(Bloomberg) — The U.S.’s economic scarring from the pandemic is much less severe than initially feared, Goldman Sachs Group Inc.’s economics team said in a note that offered an upbeat take on America’s situation.
Commercial bankruptcy filings are below the pre-pandemic level, business closures have proved temporary and unemployment has fallen sharply, which bode well for medium-term recovery prospects, economists said in the note. A vaccine, combined with further fiscal support next year, is expected to limit long-term damage and keep the economy on track for a recovery that could “much more rapid than usual,” they said.
“When employment declined by 25 million in little more than a month, the labor market appeared at risk of again experiencing the deep distress seen after the financial crisis,” the economists including David Mericle said in the note. “Just five months later, the number of newly unemployed workers since the virus shock has indeed declined dramatically, and about half still report that they are on temporary lay-off.”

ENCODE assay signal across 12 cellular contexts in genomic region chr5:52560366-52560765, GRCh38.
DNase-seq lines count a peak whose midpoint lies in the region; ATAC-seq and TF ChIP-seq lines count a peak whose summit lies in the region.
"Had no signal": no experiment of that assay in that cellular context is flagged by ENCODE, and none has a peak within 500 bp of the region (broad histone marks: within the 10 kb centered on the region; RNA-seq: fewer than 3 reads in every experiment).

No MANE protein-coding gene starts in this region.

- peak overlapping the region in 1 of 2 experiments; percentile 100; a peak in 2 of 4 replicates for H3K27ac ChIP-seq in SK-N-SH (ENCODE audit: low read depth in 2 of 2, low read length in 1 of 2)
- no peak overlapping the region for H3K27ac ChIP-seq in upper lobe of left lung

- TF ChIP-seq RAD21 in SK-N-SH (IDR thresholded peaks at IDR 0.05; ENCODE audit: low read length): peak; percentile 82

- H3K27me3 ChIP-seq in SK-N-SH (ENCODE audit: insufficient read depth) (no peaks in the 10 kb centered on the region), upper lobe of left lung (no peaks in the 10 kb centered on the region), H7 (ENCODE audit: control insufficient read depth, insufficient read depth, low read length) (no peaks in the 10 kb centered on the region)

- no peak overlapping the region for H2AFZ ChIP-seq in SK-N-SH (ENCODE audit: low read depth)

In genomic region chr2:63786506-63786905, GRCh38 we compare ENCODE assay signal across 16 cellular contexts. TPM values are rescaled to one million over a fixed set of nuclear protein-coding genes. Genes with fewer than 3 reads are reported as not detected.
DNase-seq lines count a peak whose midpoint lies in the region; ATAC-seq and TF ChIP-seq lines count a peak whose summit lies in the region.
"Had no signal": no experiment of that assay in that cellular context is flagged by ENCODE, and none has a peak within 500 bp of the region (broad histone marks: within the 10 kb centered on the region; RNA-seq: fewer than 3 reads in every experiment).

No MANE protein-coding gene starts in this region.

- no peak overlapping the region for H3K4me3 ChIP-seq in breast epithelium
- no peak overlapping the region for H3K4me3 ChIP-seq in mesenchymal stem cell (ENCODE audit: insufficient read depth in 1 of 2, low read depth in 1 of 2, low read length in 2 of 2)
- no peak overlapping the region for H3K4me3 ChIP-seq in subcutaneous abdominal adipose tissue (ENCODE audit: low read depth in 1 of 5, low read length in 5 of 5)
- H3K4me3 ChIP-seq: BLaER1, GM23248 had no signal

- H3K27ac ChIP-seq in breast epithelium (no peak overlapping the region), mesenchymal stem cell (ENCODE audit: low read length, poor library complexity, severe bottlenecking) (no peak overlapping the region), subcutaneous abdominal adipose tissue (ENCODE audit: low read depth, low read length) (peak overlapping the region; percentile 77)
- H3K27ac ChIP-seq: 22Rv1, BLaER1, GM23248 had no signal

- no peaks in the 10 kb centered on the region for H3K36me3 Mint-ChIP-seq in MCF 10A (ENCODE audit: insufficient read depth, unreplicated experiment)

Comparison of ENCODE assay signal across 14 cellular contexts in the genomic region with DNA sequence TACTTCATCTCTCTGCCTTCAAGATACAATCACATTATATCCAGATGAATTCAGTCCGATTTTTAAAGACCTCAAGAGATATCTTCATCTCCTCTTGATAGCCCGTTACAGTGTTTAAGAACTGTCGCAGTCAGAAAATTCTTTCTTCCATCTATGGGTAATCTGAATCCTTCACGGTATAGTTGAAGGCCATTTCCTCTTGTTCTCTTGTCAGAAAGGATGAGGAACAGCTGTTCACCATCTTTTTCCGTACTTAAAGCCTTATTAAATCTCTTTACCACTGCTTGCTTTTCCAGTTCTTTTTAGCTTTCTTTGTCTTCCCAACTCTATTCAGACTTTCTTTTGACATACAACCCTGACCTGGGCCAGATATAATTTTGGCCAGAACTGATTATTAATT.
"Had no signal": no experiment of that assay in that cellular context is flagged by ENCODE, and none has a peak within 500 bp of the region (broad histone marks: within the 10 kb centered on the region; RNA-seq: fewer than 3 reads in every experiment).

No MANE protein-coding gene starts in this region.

Despite a recent increase in long-term unemployment, the rapid recovery of labor demand and faster pace of labor reallocation should help most workers avoid long unemployment spells seen in prior recessions, the note said.
The decline in the labor-force participation rate since February largely reflects virus-related obstacles to taking part that should disappear with a vaccine, such as fear of getting sick or a need to take care of children while schools are closed, they said.
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